2.2 Automated measurement of affective parameters

Non-intrusive visual observation and estimation of affective parameters is commonly using recorded video (RGB) signal, for example, to estimate student engagement from facial expressions [3, 17], to estimate mood of children during one-to-one tutoring by using facial analysis [2], and to estimate driver’s vigilance from his head pose [18]. A survey of automatic affect detection methods [4] identified various types of signals (video, EKG, EMG...) used in affect analysis. Video observation and face analysis usually require high-quality image and are applicable to single-person observation, which limits their usability or reduces accuracy and available complexity of image analysis [1] in the classroom setting. Eye tracking devices are very successful in measuring affective parameters such as concentration in the computerized learning environments, and Bixler et al. were using eye tracking data detect mind wandering during computerized reading [19]. Apart from visual signals, other types of measurements such as brainwaves (EEG) were utilized to assess attention level of students [12, 20].

Two state-of-the-art studies use machine learning methods to build models for automated estimation of student engagement from facial features. Monkaresi et al. [17] use combination of geometrical facial features (detected by Kinect sensor), texture description features (local binary patterns), and physiological features (heart rate) to estimate two-level engagement of students. Whitehill et al. [3] use computer vision methods to register faces and extract Box Filter features (Haar wavelets) and then train binary classifiers to estimate four states of engagement. Both works are studying the engagement of a single student during computerized learning which differs from our use case of attention during classroom teaching.

2.3 Kinect sensor and its usage

The introduction of low-cost depth sensors aimed at computer games such as Microsoft Kinect inspired a lot of research in various applications, especially those requiring detection of body skeletons. A review paper [21] provided an overview of usage of first-generation Kinect 360 sensor for human activity analysis, including body pose and activity recognition, and hand gesture analysis; however, they do not include any references on using head gaze information. Recent studies have utilized Kinect for gait assessment [22] and online human action recognition such as writing and cooking [23], and Won et al. [5] utilized two Kinect sensors to record body motions of teacher and the student during dyadic learning interactions to predict learning performance.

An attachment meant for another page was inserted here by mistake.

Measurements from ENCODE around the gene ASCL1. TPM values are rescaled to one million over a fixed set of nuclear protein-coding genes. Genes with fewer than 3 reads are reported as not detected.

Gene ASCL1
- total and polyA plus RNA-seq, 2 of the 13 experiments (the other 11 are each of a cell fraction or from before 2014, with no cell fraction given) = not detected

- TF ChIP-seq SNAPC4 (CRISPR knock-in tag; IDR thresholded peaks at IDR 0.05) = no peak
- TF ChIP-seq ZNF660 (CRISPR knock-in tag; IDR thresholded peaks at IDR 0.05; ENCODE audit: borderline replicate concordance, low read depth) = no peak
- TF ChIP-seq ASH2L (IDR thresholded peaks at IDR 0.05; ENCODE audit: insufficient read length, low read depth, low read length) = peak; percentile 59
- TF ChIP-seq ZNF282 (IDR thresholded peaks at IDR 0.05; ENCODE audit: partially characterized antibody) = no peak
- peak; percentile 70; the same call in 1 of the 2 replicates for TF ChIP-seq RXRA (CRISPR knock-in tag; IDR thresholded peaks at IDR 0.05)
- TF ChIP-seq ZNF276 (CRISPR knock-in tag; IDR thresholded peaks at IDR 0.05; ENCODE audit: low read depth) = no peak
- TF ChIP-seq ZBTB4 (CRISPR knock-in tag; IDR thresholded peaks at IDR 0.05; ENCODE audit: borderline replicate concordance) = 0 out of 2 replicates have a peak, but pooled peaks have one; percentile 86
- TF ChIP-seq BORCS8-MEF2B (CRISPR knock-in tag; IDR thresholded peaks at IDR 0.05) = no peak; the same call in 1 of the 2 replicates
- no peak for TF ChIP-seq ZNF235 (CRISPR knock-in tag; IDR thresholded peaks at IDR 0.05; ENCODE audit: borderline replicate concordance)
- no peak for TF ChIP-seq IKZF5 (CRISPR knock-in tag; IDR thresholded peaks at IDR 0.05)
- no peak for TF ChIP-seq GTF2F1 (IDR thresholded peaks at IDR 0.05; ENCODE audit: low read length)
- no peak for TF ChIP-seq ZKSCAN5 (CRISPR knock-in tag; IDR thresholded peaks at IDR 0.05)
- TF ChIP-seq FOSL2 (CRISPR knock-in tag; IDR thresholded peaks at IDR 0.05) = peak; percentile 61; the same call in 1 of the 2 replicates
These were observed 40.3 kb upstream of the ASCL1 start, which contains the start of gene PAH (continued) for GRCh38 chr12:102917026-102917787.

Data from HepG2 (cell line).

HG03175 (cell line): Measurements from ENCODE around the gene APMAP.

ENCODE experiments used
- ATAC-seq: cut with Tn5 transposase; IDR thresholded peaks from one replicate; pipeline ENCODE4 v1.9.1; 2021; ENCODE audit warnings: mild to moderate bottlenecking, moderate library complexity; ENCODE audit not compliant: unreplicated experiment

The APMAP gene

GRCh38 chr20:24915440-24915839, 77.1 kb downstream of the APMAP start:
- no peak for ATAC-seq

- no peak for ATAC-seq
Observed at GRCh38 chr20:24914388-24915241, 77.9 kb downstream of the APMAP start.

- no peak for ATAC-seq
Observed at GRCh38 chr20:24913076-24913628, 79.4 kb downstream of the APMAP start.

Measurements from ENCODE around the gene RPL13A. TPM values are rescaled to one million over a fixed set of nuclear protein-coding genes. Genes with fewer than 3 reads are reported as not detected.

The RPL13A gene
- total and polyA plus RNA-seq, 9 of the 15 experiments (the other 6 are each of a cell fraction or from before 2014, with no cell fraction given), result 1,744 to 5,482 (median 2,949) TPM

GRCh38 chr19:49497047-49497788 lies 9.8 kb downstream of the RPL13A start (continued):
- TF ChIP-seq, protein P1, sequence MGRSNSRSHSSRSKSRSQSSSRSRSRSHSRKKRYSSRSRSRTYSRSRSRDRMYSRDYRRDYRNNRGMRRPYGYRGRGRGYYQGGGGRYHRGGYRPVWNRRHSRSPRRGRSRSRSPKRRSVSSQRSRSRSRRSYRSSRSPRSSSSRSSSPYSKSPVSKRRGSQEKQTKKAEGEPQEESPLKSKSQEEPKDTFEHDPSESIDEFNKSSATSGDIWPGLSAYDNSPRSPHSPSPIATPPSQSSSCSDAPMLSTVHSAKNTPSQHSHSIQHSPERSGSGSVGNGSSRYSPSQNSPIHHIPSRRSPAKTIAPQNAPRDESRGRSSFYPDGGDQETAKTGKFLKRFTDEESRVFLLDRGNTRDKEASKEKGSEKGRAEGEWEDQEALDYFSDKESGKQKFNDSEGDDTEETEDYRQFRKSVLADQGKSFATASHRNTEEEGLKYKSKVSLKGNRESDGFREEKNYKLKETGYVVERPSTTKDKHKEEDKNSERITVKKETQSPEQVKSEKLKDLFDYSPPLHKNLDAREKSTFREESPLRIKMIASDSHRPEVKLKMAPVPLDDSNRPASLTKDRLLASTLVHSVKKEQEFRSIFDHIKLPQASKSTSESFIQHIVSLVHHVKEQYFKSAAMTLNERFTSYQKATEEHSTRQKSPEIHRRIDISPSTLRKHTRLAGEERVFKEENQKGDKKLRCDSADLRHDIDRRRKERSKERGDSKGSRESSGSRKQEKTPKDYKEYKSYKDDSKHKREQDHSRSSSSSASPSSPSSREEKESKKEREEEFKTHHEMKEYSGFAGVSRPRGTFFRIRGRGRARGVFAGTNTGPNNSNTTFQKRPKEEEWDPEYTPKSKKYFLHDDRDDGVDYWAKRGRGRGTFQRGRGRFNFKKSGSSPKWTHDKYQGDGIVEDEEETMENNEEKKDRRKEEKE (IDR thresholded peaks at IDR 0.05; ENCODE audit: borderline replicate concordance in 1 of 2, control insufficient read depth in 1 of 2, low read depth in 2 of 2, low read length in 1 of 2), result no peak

The review of affect estimation methods [4] states the importance of face gaze and facial expression as clues to assess cognitive engagement or inattention of students. The gaze direction have been detected from combined video and depth signals [24, 25] and utilized in the visual attention model to estimate human-to-human interaction. Human gaze has also been used for semantic mapping of human attention in the 3D environment [26]. Kinect One sensor provides advanced capabilities to detect face gaze and facial features, which have not yet been explored in available literature and are utilized in the proposed system.

3 Experimental methods

In this section, we present the experimental setup to acquire the test dataset, methods of data annotation, analysis of attention levels as observed by annotators, and their correspondence to student behavior.

3.1 Experimental setup

The goal of our experiments was to record student behavior in the classroom during lecture, thus obtaining video and 3D data which would allow both human observation as well as automated analysis of their attention. The Kinect One sensor was set up to observe up to four students acting as test persons.

The participants of the experiment were 22 undergraduate engineering students from a public university in Slovenia; there were 20 males and 2 females. Video and 3D data were recorded during 25-min lecturing sessions by Kinect One sensor. The four students were not reliably detected and tracked by Kinect body tracking engine, and they were not included in the dataset. The experimental dataset was obtained during four lecturing sessions in a classroom. The first two sessions were using a single Kinect sensor to frontally observe three students sitting behind a table from a distance of 1.8 m. The last two sessions involved two sensors, each one observing four students from the same distance. Students were asked to follow a lecture and take notes and answer questions prior and after the experiment. The relation between learning gain and observed attention was studied in our previous paper by Burnik et al. [27].

3.2 Data collection methods

The Kinect data was recorded by Matlab scripts using the methods provided by Kin2 Toolbox for Matlab, which encapsulates the Microsoft Kinect SDK 2.0. The real-time feature extraction phase captured the video and skeleton data during the experiment and recorded data on the disk drive. The offline processing and analysis of extracted data was performed by Matlab scripts.

The recording system extracted and stored several types od data provided by Kinect SDK’s body and face tracking engine. Color frames with full HD resolution (1920 by 1080 pixels) were extracted at the frame rates up to 15 frames per second, encoded and stored as H.264 video file. Depth frames with resolution 512 by 424 pixels were recorded but were not used for attention prediction.